While job security exists, employees are not sacrificing much, if anything, in the way of salary. On the contrary, Federal Employees get enviable salaries (averaging over $80,000 per year across the government), enviable work hours (the vast majority being covered under Title 5, which technically mandates overtime for hours worked over 40 per week), enviable vacation time (13 days per year for the first 3 years, 19 for the next 12, and 26 thereafter, with the ability to carry 20 days over per year), enviable sick leave (13 days per year with unlimited carry over, on top of vacation), a more generous FMLA than what the private sector gets, more standard vacation time, perks like payment for Metro/Subway cards, gov’t smartphones and computers, a solid pension plan (the “newer” plan being sustainable and not nearly as generous as state and municipal level plans, effectively capped in the mid 30% of “high 3” salary, but still, it’s a pension), a 401K substitute with up to 5% matching on top of that, and health care benefits that are on par with the private sector. Law Enforcement does even better, with FLSA overtime, Title 5 pay premiums that bump base pay 10 to 25% or more, and more generous retirements that are triggered in their 50’s.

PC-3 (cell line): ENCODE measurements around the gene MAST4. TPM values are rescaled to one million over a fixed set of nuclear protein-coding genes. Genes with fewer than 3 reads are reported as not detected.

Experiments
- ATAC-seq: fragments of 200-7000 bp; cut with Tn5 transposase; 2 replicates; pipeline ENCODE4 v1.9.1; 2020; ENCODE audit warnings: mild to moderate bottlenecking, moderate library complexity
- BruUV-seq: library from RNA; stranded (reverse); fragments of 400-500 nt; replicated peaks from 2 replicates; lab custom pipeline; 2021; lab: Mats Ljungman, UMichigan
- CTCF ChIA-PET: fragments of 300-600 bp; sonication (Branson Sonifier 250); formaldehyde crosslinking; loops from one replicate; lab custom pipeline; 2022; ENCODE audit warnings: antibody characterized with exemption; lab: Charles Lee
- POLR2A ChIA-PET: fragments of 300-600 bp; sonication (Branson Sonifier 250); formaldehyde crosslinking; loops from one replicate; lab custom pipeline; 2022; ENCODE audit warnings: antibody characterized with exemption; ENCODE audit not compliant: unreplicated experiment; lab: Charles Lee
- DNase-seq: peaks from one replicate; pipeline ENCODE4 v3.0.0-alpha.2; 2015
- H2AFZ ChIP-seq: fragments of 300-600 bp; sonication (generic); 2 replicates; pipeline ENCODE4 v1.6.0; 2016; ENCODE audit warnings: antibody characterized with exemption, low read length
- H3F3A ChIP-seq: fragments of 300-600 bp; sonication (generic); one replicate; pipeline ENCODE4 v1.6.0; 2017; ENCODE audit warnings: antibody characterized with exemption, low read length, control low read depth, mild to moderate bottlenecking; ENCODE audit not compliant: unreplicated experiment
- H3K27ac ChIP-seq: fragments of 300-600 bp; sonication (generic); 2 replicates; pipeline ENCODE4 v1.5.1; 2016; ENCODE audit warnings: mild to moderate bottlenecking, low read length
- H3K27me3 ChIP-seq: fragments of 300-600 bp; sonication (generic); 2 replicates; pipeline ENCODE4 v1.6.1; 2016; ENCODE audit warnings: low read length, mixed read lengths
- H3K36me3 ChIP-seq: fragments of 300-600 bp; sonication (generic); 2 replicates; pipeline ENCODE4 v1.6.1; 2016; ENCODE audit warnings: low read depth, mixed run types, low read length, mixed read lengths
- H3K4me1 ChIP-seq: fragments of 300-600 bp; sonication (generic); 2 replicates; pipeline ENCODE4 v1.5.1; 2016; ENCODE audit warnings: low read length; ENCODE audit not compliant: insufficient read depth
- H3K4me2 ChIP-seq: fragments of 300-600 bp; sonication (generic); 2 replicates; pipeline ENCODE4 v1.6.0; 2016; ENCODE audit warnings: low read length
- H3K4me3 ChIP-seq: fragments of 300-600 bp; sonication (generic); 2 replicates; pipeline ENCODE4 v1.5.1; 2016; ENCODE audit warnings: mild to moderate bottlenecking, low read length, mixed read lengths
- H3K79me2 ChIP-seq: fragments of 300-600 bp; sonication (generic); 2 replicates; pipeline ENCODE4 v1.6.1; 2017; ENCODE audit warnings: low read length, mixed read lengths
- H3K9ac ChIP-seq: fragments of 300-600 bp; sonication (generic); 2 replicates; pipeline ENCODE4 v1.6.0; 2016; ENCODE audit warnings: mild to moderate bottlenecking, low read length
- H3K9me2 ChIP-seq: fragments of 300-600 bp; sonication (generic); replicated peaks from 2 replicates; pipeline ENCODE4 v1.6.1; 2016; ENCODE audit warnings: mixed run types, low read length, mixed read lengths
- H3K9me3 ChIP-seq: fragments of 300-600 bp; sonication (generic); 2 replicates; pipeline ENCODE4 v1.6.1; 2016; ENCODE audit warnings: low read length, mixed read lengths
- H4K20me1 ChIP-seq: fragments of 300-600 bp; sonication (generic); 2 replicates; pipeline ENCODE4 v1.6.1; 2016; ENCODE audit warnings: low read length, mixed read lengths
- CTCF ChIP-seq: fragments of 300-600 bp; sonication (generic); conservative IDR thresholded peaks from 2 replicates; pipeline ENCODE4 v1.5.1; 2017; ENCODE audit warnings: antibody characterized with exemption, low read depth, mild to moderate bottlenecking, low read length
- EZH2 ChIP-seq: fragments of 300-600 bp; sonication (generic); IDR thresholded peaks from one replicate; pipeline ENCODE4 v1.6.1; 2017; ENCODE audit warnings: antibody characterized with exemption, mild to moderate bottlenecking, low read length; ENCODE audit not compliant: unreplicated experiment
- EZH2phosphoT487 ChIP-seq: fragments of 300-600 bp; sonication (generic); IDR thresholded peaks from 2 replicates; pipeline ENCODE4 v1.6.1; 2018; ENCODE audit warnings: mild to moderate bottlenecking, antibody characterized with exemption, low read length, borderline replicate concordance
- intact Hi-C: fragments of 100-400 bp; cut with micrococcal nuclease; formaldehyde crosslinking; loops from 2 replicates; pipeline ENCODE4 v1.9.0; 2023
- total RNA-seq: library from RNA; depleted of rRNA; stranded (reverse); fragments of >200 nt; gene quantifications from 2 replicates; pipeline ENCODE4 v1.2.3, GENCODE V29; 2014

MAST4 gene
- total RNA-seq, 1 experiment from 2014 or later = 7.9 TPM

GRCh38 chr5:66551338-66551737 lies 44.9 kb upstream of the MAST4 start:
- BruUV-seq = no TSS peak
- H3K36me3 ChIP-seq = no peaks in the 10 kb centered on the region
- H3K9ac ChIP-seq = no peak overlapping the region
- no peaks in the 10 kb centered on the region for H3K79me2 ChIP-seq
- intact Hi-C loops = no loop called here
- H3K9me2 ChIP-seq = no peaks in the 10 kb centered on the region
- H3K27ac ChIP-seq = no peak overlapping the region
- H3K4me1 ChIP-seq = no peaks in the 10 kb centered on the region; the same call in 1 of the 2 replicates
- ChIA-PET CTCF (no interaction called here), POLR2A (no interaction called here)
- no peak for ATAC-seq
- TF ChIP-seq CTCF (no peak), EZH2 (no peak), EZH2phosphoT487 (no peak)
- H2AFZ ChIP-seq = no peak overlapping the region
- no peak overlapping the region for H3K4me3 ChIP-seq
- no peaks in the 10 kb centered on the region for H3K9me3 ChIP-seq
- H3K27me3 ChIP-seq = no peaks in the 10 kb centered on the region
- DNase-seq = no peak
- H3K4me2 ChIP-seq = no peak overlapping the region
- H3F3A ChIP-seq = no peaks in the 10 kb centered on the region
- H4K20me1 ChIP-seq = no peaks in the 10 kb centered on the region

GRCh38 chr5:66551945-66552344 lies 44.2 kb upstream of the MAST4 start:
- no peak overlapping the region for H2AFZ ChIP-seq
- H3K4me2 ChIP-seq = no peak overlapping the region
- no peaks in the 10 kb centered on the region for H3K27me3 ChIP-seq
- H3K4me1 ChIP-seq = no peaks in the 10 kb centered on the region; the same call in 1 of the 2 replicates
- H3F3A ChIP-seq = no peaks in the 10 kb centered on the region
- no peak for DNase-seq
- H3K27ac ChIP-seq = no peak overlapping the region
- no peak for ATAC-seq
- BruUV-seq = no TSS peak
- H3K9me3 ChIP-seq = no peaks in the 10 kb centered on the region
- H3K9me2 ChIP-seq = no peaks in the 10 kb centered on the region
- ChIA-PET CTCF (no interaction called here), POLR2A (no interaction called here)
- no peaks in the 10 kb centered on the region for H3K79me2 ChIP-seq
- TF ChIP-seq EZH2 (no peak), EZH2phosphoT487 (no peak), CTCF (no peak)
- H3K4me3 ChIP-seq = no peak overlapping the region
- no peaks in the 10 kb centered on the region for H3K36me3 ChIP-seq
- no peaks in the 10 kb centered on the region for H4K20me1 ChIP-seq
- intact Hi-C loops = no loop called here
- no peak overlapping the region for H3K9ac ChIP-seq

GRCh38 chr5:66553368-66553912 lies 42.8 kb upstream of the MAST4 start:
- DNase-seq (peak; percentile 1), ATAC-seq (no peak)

The issue with hiring is not the attractiveness of the jobs. It’s the need to get initial clearance for some jobs, and the fact that many agencies and managers circumvent the civil service system to engage in politicized or nepotistic hiring.